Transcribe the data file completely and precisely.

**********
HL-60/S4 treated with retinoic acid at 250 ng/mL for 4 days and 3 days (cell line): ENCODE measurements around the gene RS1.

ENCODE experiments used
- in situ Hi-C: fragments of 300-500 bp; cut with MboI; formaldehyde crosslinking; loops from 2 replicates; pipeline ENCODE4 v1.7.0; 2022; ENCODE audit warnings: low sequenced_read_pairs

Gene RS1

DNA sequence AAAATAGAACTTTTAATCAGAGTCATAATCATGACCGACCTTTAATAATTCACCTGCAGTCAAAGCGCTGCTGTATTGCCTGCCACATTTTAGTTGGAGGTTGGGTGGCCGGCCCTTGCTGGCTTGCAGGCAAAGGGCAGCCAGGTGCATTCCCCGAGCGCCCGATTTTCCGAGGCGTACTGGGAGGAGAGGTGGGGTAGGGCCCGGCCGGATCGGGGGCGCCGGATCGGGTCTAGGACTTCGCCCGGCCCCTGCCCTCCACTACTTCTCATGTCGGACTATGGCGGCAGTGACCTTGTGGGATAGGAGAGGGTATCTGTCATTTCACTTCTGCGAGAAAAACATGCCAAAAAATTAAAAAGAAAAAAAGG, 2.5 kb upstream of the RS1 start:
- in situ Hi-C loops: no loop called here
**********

HL-60/S4 treated with retinoic acid at 250 ng/mL for 4 days and 3 days (cell line): ENCODE measurements around the gene RS1.

ENCODE experiments used
- in situ Hi-C: fragments of 300-500 bp; cut with MboI; formaldehyde crosslinking; loops from 2 replicates; pipeline ENCODE4 v1.7.0; 2022; ENCODE audit warnings: low sequenced_read_pairs

Gene RS1

DNA sequence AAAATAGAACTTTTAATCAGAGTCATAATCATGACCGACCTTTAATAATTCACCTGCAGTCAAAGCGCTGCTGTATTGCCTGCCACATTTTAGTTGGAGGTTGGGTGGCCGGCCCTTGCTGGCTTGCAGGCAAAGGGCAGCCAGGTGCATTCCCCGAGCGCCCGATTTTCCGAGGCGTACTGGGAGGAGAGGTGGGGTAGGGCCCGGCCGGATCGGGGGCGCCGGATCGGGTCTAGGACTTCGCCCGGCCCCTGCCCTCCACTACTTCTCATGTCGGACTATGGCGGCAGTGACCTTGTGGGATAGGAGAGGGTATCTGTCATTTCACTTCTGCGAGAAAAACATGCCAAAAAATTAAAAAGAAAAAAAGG, 2.5 kb upstream of the RS1 start:
- in situ Hi-C loops: no loop called here